One of the true drivers that made PACS technology affordable was the implementation of standards, especially HL7 in the IT domain, and DICOM in the imaging domain. Both were initiated in the late '80s, and enjoyed widespread support in the early '90s. In particular, early demonstrations at the Radiological Society of North America (RSNA) meeting of DICOM brought awareness to the user community. Subsequently, the open-source toolkit, developed by the research lab of the Mallinckrodt Institute of Radiology in St. Louis, gave a big push to the DICOM standard implementation. As of today, PACS and DICOM/HL7 go hand-in-hand having an inter-dependant relationship.


Archiving technology also has come a long way. One of the initial most important benefits of a PAC system was to replace the film room, thereby reducing costs. PACS image storage choices included commercial 12-inch or 14-inch optical disks, as well as various tape options. Many early PACS installations used large jukeboxes with big disks, with probably quite a few still around. Recent developments in consumer electronics have enabled replacement of jukeboxes with CD, DVD or even Magneto Optical (MOD) Read/Write devices. Some institutions actually store everything on magnetic disks. Image storage also has shifted more from a radiology/imaging focus to an IT responsibility, whereby archiving is centralized instead of storing archives at multiple imaging departments.

Viewing stations also have evolved. Early viewing stations had specially built keyboards with buttons for various functions. Many usability studies were conducted at AT&T (who was in the PACS business at that time as a Philips partner), to determine the best user interface. With the advent of the graphical user interfaces (pioneered by Apple, and later taken over by Microsoft) this became less of an issue.


The focus for PACS has truly shifted. It began as a means to eliminate film archiving, i.e. the focus was on the "A" in PACS. Teleradiology definitely addresses the "C"ommunications in PACS, whereby images are sent to another location, such as from a remote clinic to a main hospital, or to a doctor's home during the night. Improvements in image communication have always been a major driving force in PACS development. This was the main reason that the U.S. Department of Defense became involved, and why they sponsored early PACS projects at Georgetown, and the University of Washington. They are responsible for running a large amount of medical facilities, ranging from South Korea to Germany, as well as covering the many bases in the U.S., ranging from Alaska and Hawaii to Nevada. At some facilities, either a civilian radiologist would review images periodically, or they shipped the films to one of their main facilities. The Navy was particularly interested in improved communication, because of the importance of determining whether an injured sailor needed to be picked up from a vessel by a helicopter, posing risks and high costs. The vision of a single, "virtual" department spanning all services, and locations has really helped to propel PACS development.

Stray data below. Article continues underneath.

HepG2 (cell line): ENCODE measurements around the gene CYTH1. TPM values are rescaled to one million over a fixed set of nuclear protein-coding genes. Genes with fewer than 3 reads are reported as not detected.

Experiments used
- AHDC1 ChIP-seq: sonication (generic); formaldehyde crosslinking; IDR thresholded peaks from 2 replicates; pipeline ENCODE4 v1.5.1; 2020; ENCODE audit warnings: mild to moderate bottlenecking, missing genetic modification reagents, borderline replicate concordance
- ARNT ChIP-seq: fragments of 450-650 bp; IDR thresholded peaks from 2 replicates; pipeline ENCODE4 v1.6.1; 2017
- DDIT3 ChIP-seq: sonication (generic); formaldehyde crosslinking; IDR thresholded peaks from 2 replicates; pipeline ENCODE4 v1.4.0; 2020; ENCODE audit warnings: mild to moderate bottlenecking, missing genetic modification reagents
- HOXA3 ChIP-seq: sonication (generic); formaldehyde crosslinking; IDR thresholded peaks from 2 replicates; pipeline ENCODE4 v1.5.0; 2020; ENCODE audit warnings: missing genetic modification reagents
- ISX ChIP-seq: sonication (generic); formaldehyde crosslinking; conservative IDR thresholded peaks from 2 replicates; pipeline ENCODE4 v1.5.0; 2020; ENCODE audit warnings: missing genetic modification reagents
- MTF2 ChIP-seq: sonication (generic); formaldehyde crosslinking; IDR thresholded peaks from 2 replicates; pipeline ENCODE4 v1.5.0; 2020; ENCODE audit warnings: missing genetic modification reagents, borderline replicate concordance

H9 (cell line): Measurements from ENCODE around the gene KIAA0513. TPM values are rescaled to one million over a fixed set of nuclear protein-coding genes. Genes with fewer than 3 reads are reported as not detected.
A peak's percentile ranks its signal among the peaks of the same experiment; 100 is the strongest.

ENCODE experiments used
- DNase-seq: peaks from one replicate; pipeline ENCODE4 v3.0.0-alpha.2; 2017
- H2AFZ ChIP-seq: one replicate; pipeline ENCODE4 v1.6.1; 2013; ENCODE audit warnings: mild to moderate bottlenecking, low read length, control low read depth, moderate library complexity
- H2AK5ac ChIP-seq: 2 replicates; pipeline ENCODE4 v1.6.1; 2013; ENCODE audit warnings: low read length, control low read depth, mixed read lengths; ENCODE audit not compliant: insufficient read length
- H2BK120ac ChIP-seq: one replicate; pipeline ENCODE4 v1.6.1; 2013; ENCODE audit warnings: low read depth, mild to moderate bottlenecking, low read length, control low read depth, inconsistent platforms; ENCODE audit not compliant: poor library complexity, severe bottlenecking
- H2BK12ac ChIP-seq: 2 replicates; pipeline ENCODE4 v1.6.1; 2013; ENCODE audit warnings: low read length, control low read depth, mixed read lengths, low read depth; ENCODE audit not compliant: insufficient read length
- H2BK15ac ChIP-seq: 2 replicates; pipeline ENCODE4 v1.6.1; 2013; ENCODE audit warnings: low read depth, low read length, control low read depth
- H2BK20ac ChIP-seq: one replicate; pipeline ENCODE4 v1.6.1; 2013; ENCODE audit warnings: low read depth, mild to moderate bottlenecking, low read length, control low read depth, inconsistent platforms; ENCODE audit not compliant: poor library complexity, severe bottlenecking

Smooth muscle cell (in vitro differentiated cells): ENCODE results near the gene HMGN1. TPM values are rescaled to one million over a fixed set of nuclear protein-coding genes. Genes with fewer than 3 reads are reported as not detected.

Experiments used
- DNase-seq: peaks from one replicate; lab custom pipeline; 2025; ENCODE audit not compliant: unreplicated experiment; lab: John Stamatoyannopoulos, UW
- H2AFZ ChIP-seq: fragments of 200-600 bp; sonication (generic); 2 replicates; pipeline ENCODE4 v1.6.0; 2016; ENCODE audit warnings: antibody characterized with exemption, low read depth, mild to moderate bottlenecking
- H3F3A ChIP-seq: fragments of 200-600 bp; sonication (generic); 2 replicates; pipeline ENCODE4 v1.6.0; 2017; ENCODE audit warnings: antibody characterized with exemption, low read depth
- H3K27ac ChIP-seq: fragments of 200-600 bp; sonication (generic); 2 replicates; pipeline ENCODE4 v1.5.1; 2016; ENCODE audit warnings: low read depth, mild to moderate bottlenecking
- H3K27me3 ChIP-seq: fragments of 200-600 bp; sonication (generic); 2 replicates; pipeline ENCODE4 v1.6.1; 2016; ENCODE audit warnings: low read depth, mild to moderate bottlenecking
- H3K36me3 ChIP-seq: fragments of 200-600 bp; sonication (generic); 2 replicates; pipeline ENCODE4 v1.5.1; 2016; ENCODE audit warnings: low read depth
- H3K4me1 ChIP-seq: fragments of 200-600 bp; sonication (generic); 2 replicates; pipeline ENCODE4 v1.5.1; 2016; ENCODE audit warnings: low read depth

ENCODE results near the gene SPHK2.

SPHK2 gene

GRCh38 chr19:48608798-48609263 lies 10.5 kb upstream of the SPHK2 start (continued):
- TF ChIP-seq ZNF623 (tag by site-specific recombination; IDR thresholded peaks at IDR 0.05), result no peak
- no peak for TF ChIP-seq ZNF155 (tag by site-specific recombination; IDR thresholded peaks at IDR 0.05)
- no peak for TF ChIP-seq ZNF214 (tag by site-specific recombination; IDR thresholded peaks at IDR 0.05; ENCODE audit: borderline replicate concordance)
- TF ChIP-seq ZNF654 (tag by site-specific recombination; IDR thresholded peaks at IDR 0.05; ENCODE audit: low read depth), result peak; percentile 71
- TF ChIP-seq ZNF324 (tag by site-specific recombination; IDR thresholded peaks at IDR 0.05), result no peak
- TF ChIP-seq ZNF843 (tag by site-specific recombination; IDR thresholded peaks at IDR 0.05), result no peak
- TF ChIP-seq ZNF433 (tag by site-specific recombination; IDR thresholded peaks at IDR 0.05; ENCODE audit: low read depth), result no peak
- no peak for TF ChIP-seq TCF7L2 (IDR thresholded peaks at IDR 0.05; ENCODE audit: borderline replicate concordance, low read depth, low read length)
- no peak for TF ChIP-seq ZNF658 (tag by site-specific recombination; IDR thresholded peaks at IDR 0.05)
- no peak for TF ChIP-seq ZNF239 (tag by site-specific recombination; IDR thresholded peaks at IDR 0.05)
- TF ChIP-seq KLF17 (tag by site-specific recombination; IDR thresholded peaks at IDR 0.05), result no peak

More and more, the "S" or system aspect in PACS has become critical. A PAC system cannot be implemented through merely connecting a series of boxes; it must be integrated, and able to support a changing workflow environment. The integration aspect has been emphasized by the recent Integrating the Healthcare Environment (IHE) initiatives. (See "A Look Inside IHE," page 60.) Going beyond integration in radiology, the U.S. Department of Veterans Affairs (VA) has one of the best integrated electronic patient record systems. That is what continued innovation, and vision of PAC systems brings: a truly integrated electronic folder, accessible by multiple physicians, across institutions, and ideally by the patients themselves.


Both the Department of Defense and VA are good examples of how a top-down directive and vision can make a major difference in implementing a new technology. It is somewhat surprising that major hospital corporations, some of which have more than 100 hospitals, have not pursued the same ideas with the same vengeance as the U.S. government. In any case, PACS has been instrumental over the past 20-plus years to facilitate the exchange and integration of imaging into mainstream healthcare. However, there is still a long way to go. As a matter of fact, the majority of the U.S. hospitals still do not have a PACS. However, I believe it is only a matter of time given its many benefits.

Herman Oosterwijk is president of OTech, a consulting firm specializing in PACS training, including e-learning. Information about OTech's services, as well as questions/comments on this article can be addressed via